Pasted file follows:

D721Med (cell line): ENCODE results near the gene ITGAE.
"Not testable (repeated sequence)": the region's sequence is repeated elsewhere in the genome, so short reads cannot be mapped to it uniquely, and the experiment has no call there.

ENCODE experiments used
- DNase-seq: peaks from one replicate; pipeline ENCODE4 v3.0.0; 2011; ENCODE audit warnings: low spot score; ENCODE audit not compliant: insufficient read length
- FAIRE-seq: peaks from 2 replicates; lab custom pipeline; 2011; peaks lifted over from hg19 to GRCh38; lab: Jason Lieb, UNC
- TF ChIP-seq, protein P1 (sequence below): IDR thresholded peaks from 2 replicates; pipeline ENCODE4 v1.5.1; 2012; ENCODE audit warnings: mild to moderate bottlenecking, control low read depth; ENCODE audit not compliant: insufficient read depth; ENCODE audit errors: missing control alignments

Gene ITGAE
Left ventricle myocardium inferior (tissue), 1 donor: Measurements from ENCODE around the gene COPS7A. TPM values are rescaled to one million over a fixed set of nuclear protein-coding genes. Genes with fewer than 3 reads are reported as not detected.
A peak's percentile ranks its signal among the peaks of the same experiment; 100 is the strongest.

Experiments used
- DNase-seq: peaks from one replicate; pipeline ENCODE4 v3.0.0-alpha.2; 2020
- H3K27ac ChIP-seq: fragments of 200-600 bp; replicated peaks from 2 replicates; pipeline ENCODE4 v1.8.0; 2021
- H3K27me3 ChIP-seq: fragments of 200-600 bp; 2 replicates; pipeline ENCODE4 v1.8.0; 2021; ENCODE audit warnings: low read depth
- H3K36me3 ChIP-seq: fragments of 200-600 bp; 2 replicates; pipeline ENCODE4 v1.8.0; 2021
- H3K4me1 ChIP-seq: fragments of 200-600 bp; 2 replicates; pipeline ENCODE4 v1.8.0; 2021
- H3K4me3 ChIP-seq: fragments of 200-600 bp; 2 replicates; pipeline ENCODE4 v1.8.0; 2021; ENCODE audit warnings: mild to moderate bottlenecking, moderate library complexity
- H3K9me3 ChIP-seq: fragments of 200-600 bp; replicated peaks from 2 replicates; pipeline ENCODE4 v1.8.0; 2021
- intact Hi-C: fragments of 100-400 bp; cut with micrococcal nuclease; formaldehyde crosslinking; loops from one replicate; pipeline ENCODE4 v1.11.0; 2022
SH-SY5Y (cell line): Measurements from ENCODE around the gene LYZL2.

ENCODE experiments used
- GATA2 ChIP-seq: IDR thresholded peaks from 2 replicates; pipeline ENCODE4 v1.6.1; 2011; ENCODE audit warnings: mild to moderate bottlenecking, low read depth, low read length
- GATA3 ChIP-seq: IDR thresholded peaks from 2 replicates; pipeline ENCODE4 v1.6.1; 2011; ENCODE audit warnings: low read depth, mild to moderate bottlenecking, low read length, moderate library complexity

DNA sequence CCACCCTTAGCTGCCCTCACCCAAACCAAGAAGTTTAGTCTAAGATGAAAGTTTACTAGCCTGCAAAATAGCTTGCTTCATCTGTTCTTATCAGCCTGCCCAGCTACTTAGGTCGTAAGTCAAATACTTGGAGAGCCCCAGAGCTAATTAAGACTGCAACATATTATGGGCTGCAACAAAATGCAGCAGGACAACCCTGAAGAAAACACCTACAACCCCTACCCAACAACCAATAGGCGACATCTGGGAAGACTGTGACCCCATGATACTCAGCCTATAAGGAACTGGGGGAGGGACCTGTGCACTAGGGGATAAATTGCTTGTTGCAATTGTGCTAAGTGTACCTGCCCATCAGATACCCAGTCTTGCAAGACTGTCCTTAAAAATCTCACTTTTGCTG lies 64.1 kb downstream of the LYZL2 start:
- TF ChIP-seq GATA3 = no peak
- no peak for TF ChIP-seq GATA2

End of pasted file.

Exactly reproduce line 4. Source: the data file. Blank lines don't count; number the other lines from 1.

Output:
- DNase-seq: peaks from one replicate; pipeline ENCODE4 v3.0.0; 2011; ENCODE audit warnings: low spot score; ENCODE audit not compliant: insufficient read length